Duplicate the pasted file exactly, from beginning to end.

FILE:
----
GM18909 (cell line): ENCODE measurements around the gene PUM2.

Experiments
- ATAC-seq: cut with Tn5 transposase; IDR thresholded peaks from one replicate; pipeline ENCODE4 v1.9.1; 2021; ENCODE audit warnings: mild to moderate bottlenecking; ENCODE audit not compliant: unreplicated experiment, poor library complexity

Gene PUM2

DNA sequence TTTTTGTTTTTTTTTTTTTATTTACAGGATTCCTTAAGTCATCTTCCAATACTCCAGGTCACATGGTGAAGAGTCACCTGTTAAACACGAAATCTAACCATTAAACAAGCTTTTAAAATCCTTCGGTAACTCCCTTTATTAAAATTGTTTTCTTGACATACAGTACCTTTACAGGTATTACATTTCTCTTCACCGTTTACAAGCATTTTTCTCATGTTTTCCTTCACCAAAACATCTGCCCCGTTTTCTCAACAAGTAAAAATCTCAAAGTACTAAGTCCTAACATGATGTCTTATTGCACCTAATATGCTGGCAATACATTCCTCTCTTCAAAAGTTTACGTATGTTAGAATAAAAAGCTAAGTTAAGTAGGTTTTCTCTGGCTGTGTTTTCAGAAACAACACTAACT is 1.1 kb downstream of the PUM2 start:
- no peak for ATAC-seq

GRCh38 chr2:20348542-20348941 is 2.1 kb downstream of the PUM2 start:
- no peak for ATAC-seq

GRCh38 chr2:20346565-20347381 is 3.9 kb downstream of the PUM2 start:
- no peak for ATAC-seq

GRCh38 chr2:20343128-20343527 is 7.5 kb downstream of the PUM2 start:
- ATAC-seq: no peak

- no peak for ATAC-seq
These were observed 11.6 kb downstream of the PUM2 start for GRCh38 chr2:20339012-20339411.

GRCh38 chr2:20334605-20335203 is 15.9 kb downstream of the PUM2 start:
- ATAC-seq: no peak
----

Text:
GM18909 (cell line): ENCODE measurements around the gene PUM2.

Experiments
- ATAC-seq: cut with Tn5 transposase; IDR thresholded peaks from one replicate; pipeline ENCODE4 v1.9.1; 2021; ENCODE audit warnings: mild to moderate bottlenecking; ENCODE audit not compliant: unreplicated experiment, poor library complexity

Gene PUM2

DNA sequence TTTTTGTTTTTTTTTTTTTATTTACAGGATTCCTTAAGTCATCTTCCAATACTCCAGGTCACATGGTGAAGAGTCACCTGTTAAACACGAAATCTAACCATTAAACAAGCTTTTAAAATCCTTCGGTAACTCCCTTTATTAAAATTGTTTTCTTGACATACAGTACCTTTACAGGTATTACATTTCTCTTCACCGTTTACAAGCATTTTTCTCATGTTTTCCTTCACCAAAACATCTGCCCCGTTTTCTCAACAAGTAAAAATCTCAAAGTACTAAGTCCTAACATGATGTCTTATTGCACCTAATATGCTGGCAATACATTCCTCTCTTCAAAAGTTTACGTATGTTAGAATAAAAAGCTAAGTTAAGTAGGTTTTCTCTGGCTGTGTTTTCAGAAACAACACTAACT is 1.1 kb downstream of the PUM2 start:
- no peak for ATAC-seq

GRCh38 chr2:20348542-20348941 is 2.1 kb downstream of the PUM2 start:
- no peak for ATAC-seq

GRCh38 chr2:20346565-20347381 is 3.9 kb downstream of the PUM2 start:
- no peak for ATAC-seq

GRCh38 chr2:20343128-20343527 is 7.5 kb downstream of the PUM2 start:
- ATAC-seq: no peak

- no peak for ATAC-seq
These were observed 11.6 kb downstream of the PUM2 start for GRCh38 chr2:20339012-20339411.

GRCh38 chr2:20334605-20335203 is 15.9 kb downstream of the PUM2 start:
- ATAC-seq: no peak